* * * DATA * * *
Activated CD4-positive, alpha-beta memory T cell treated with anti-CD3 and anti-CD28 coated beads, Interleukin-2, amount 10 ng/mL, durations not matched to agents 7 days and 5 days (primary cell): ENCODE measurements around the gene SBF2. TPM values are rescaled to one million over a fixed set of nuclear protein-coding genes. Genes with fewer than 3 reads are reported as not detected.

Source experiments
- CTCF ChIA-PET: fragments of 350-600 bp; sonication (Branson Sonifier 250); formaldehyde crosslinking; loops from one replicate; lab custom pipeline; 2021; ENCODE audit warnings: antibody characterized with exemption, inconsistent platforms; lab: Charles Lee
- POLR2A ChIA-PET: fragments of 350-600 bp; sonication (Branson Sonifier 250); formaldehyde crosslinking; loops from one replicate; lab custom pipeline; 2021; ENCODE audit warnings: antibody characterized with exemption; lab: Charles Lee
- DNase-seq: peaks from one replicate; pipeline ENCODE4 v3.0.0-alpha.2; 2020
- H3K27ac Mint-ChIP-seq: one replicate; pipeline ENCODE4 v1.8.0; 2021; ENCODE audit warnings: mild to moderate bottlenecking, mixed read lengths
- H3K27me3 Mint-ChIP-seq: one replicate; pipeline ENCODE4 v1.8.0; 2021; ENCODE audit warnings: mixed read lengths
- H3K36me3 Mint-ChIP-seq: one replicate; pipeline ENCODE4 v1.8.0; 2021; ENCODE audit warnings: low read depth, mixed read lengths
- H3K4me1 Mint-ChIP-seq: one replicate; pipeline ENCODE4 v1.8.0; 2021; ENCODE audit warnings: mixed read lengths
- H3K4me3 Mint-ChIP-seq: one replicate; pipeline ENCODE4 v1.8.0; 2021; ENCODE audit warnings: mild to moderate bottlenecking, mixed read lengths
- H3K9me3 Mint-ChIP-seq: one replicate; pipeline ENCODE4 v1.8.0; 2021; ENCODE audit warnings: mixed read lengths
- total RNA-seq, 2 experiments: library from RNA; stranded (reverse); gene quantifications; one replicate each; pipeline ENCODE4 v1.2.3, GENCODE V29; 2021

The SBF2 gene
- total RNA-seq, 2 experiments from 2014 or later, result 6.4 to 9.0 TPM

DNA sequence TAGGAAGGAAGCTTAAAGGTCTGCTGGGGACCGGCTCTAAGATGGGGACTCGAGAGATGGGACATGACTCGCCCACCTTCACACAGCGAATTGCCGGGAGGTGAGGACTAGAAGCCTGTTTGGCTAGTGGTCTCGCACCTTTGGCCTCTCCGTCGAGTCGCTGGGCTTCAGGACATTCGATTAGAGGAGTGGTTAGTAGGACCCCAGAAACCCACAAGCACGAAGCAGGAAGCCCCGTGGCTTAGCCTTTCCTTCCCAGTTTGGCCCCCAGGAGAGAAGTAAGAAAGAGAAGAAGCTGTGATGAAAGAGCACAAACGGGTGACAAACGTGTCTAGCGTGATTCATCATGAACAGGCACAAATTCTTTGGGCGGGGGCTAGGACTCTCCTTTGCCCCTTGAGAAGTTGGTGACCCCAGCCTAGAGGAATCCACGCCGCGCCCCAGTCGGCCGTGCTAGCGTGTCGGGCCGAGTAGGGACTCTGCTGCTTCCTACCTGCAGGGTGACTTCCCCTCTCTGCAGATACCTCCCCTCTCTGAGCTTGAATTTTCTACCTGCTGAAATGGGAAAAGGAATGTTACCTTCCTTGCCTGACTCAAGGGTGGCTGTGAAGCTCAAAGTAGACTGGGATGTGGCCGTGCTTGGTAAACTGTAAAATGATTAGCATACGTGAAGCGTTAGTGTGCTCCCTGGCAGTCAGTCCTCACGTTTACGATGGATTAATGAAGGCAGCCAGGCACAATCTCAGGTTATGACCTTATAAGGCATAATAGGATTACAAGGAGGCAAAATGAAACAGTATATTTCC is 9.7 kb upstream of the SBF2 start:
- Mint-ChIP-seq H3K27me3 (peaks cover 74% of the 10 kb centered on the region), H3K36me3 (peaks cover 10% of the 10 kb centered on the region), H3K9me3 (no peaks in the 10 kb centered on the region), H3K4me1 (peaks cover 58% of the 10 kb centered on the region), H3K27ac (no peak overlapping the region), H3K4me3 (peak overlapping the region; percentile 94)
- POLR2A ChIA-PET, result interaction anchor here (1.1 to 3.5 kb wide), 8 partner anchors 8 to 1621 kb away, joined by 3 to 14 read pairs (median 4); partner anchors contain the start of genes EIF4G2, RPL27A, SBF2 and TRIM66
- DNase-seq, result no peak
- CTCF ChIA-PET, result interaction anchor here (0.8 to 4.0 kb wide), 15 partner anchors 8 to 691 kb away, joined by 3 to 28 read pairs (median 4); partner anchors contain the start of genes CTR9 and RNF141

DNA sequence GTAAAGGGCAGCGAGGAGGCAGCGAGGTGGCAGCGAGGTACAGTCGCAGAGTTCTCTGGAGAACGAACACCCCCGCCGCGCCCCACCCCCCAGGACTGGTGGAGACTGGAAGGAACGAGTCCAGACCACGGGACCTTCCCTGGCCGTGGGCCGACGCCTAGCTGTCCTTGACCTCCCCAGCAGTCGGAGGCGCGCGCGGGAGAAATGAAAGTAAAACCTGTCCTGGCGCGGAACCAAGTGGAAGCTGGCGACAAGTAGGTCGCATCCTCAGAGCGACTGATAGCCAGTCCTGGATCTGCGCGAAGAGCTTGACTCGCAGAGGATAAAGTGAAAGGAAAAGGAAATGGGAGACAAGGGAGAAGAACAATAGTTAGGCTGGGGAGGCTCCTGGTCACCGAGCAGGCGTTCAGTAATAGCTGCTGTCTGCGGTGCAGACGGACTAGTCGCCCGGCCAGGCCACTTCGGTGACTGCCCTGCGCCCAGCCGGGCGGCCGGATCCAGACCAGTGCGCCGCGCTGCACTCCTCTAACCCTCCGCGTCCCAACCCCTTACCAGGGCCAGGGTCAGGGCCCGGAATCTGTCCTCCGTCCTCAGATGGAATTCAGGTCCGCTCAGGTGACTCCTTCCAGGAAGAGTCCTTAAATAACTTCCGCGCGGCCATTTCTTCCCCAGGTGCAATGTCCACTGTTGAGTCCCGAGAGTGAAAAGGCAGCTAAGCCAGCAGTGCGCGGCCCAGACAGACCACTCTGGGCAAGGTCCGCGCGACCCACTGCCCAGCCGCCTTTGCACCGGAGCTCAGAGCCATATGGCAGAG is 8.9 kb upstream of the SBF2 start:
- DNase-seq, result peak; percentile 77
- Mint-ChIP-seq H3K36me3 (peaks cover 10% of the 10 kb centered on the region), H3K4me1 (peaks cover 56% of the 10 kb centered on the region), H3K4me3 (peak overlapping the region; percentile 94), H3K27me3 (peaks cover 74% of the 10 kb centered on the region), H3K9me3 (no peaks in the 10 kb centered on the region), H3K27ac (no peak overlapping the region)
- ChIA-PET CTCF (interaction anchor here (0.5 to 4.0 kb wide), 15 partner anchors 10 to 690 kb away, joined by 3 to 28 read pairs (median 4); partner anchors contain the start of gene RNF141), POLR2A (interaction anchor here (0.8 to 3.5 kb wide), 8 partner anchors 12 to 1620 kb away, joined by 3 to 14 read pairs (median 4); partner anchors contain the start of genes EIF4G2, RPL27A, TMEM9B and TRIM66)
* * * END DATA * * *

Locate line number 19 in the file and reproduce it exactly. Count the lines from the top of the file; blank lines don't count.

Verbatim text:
- CTCF ChIA-PET, result interaction anchor here (0.8 to 4.0 kb wide), 15 partner anchors 8 to 691 kb away, joined by 3 to 28 read pairs (median 4); partner anchors contain the start of genes CTR9 and RNF141